First updates from the field: India, Cambodia, Tanzania and Ghana

Updates from all the teams in the field start trickling in. Even before the last team departed, the first team had already arrived to destination, and so the first piece of news comes from Gwyn Jones, instructor of D-Lab: Cycle Ventures, who reports that he arrived in Delhi safely, and is now staying at Dr. Sarmah's place. If you had been following this blog in the fall, you may recall that we hosted Dr. Pradip Sarmah at MIT this past semester to lecture in a couple of D-Lab classes and present his work on the Rickshaw Bank

Trip leader and D-Lab staff member, Jessica Huang, reports that the D-Lab Cambodia team is settling in Phnom Penh, where after starting the day with a dim sum breakfast, they are off to a meeting with one of the local community partners, in this case International Development Enterprises (IDE) with whom they will be working together exploring the idea of an innovation center for local entrepreneurs in a rural area. In the cultural immersion aspect of the trip, they are planning to join a daily gathering in the stadium across the street where they are staying to practice yoga or some sort of group exercise that happens every night.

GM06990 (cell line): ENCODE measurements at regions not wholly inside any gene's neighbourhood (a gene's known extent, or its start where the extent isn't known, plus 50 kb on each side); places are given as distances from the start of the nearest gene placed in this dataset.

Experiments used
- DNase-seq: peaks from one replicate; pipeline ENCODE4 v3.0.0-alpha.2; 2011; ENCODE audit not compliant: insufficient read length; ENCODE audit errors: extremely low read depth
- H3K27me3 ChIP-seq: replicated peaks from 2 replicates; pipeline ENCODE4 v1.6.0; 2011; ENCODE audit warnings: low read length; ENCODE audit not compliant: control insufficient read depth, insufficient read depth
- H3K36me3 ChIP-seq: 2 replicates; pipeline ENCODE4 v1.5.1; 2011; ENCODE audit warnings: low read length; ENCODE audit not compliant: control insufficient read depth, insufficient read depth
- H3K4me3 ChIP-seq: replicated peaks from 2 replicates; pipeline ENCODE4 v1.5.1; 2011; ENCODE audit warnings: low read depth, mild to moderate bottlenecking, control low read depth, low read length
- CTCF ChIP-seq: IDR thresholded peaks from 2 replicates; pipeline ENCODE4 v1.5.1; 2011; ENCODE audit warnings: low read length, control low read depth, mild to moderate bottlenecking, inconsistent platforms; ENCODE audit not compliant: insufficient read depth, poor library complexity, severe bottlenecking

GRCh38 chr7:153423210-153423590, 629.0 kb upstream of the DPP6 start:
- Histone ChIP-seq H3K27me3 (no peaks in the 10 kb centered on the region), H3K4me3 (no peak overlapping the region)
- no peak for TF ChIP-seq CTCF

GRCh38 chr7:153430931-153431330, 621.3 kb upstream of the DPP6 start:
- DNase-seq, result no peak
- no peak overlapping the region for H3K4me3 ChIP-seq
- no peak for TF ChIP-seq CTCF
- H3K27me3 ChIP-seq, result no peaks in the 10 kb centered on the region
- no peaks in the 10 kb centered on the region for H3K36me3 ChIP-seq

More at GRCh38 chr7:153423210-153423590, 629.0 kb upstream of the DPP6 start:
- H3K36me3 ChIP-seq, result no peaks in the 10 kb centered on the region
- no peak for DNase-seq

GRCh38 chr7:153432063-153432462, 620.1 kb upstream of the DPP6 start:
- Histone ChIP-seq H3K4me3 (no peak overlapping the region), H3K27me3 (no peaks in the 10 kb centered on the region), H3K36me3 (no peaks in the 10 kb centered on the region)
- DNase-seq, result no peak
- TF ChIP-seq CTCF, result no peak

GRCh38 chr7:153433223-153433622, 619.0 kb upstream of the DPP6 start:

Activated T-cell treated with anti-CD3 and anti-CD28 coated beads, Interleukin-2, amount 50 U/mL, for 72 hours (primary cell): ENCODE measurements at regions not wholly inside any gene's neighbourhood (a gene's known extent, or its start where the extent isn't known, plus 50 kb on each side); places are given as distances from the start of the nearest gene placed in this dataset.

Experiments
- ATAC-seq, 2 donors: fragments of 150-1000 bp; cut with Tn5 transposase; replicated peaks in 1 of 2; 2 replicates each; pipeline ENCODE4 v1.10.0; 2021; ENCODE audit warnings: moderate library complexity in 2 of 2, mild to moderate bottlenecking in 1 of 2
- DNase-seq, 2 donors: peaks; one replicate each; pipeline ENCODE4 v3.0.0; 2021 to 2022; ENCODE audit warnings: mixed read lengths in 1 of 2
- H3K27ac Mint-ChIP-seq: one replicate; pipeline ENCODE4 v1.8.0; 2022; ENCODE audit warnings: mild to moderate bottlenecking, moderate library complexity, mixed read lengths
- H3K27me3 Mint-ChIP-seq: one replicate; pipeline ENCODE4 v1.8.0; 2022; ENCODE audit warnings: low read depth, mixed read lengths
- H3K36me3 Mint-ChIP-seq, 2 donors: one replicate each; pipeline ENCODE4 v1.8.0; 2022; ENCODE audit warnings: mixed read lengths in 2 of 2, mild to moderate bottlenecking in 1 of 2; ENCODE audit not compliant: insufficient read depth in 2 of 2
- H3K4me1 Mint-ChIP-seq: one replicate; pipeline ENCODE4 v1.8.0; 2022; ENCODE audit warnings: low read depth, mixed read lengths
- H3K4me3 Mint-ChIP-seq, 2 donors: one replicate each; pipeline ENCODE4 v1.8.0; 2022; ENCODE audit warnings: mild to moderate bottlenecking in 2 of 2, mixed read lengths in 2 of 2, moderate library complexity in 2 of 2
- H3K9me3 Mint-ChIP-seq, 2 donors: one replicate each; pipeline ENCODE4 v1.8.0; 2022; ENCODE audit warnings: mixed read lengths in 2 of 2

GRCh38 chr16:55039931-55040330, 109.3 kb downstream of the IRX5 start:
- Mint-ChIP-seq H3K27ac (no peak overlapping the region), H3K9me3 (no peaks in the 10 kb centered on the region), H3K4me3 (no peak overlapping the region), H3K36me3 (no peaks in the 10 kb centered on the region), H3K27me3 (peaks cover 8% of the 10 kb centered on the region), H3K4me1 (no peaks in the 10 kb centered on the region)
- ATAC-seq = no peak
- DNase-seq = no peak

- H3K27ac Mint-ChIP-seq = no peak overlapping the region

D-Lab Tanzania also reports to have arrived safely in Arusha, in the Kilimanjaro region in the North of the country, where they will be setting base camp for most of their trip. They have been welcomed by Jodie Wu and Daniel Mokrauer-Madden, former D-Lab students and MIT alumni, who are running a technology-based start-up, Global Cycle Solutions, that develops and sells affordable, accessible, and appropriate technologies in the form of bicycle add-ons such as corn sheller and a mobile phone charger. Part of Global Cycle Solutions is also Bernard Kiwia, prolific Tanzanian inventor, who has been invited to MIT several times under the Visiting Practitioners program to mentor and coach D-Lab students in the process of designing appropriate technologies for the developing world.

Amy Smith, D-Lab's founder and course instructor, is leading the D-Lab trip to Ghana, and she reports from Kumasi, the second largest city in the country. They are staying at the Kwame Nkrumah University of Science and Technology (KNUST), where among many other events, this summer the International Development Design Summit will be hosted. After a few hours of sleep, they got up and started planning the day, then headed into Suame Magazine, the site of Africa's largest informal manufacturing center-- around 100,000 artisans and metal workers, where the trip leaders, Amy and Kofi reconnected with old friends, and got the team to start working on their projects. Amy reports that the team is doing great--spirits are high and they are making good progress.

Lots of things happening in many places with a common denominator: discovery, dialogue, development; that's what D-Lab stands for!